Review by Derrick Carter
Running Time: 1 hour 25 minutes
MPAA Rating: Not Rated
Directed by: Stobe Harju
Written by: Stobe Harju, Mikko Rautalahti & Richard Jackson
Starring: Quinn Lord, Tuomas Holopainen, Francis-Xavier McCarthy, Ilkka Villi, Victoria Ann Jung, Anette Olzon, Joanna Noyes, Keyanna Fielding, Marianne Farley, Marco Hietala, Emppu Vuorinen, Jukka Nevalainen & Ron Lea
Based on and incorporating the album IMAGINAERUM by Nightwish, this film of the same name is an ambitious dark-fantasy. Seeing as it was created by a band, it shouldn’t come as a huge shock that music plays a massive role in this film. The main character is a composer. Many musical numbers come and go. The soundtrack is dreamlike and fits the story well. However, music and ideas alone are not enough to carry a feature-length production. Visuals must be taken into consideration, along with performances and characters. It is on the last couple of these merits that IMAGINAERUM struggles to find some solid footing.
Thomas Whitman is an elderly musician regressing into his childhood past. After a severe stroke, he lapses into a coma. His estranged daughter, Gem, is left with the decision of letting him pass away or having the doctors revive him upon another attack. Resentful of her distant father, Gem’s decision is an easy one. Meanwhile, her father (portrayed in different ages by Quinn Lord, Tuomas Holopainen, and Francis-Xavier McCarthy) is taken on a dangerous journey through his subconscious with a seemingly friendly snowman as his guide. It turns out that his companion may be a little more malevolent than he first let on and Thomas Whitman finds himself on a journey to escape his imaginary dream world and awaken from his coma, all while Gem finds out that there is far more to her strange father than she ever expected.
IMAGINAERUM seems like the kind of film that should delight Nightwish fans (of which I am only an occasional passerby) and lovers of movies like MIRRORMASK. The entire film deals with the constant themes of the legacy we leave, the consequences of our actions, and the tragedy of regressing in old age. There are enough trippy and weirdly beautiful scenes to entrance the viewer. Some questionable CGI makes its way into a few scenes, but for the most part, the film is a feast for the eyes.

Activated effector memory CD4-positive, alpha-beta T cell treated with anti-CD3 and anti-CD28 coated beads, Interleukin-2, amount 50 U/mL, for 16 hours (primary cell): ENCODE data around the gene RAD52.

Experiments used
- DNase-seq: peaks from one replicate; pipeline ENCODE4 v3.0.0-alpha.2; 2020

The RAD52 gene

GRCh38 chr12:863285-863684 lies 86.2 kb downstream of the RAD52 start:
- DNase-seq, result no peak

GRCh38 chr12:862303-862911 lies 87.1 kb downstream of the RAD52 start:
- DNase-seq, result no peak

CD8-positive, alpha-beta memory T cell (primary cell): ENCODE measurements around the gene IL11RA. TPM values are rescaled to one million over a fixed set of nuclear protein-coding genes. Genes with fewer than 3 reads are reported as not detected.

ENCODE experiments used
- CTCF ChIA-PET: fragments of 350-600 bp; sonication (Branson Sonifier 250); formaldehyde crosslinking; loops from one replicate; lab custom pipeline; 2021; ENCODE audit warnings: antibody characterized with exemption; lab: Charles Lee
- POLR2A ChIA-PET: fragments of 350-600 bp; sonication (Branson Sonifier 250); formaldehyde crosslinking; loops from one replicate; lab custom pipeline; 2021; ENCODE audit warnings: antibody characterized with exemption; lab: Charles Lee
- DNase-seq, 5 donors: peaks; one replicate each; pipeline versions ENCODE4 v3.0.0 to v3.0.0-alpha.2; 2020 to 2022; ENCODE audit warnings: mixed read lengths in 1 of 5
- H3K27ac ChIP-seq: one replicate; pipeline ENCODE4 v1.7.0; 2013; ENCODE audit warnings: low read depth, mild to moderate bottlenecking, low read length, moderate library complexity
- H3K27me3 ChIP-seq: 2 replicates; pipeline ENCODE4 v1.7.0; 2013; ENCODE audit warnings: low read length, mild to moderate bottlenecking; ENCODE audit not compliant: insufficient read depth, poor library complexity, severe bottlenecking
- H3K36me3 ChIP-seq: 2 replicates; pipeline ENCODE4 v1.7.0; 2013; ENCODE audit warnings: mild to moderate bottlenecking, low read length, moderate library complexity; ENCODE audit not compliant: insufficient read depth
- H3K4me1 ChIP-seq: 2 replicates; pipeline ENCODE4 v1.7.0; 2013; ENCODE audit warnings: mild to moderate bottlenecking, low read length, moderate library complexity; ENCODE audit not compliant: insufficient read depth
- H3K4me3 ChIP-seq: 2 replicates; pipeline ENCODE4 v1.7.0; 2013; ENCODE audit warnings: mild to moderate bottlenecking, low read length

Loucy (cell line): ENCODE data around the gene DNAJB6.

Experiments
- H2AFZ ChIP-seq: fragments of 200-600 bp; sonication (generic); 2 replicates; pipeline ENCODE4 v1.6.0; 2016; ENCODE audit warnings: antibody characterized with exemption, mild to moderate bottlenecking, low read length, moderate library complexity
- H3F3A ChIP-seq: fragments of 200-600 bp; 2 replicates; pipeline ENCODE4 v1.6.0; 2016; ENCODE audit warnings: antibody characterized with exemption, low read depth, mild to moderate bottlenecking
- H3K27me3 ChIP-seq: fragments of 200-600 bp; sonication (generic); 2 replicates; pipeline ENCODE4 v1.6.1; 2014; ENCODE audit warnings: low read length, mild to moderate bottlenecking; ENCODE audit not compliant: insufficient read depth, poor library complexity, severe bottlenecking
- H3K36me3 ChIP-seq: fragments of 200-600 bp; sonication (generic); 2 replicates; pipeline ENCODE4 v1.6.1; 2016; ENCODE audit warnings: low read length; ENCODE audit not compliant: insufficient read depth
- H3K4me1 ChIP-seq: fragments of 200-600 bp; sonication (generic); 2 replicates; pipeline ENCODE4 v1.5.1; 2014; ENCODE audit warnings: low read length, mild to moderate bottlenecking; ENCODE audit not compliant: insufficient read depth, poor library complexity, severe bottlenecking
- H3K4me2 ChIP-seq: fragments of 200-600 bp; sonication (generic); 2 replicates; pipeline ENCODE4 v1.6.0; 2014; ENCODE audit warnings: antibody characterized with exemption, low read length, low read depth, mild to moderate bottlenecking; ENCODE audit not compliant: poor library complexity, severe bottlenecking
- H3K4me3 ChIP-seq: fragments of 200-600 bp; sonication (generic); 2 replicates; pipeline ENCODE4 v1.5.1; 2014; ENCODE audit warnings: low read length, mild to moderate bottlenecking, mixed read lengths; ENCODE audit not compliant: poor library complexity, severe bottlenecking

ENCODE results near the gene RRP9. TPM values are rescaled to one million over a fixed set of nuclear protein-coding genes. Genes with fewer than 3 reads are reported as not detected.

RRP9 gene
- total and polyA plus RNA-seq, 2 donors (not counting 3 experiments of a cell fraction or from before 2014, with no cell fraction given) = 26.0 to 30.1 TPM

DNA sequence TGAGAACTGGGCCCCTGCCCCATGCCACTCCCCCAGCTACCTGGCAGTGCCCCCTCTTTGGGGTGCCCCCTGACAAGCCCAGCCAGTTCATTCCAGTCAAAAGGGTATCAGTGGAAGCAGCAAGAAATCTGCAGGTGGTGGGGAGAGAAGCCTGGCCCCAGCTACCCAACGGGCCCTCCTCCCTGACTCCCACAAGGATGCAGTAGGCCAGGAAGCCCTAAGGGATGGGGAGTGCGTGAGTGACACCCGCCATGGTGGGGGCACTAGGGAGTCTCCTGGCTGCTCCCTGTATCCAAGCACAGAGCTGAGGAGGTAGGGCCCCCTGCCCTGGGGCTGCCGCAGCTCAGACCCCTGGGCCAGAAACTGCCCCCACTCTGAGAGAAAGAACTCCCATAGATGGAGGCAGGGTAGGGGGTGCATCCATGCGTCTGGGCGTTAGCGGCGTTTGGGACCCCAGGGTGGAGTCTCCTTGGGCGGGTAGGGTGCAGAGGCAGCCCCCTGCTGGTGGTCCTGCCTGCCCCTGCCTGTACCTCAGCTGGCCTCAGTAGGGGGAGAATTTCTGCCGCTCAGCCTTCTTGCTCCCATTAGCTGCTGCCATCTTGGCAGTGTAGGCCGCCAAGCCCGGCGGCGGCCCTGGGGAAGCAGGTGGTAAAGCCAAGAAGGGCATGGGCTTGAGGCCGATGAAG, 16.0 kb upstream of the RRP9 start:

The incorporation of the Nightwish’s songs isn’t distracting. However, the band was not content with playing mere characters in the film. They actually show up in a couple of scenes in the background (a night club and a macabre circus scene). It wouldn’t be a huge deal if there were regulated to the background playing the music. In fact, that might have been a neat little cameo. When we frequently cut between single shots of them playing and the chaos happening in an otherwise impressive scene, I couldn’t help but feel like I was watching an extended music video by Nightwish. This only happens in two scenes (still two too many), but it annoyed me to the point of being taken out of the film for a bit.
On the deeper emotional level, IMAGINAERUM fails to leave much of an impression. Thomas Whitman’s character development is good enough, but Gem comes off as a bit of a one-dimensional hate-filled daughter. It’s true that there is a shift in the character, but it comes so quickly that it seems like the plot was forced to change her attitude in a matter of seconds. The other characters are little more than a driving force for the story to continue on. I did appreciate that certain seemingly insignificant things came into play in the wonderland of Thomas Whitman’s subconscious, but the imaginative dream world is only half the story. The real world stuff should have wound up being far more compelling than it actually is. The corny ending feels phoned in and the sentimental conclusion is unearned.
IMAGINAERUM is mighty impressive in visuals. It’s amazing when it comes to the music. When it comes to what should matter most, the characters and deeper meanings that the film keeps hammering in, the film falters. It’s beautiful, but emotionally hollow. A true case of style over substance.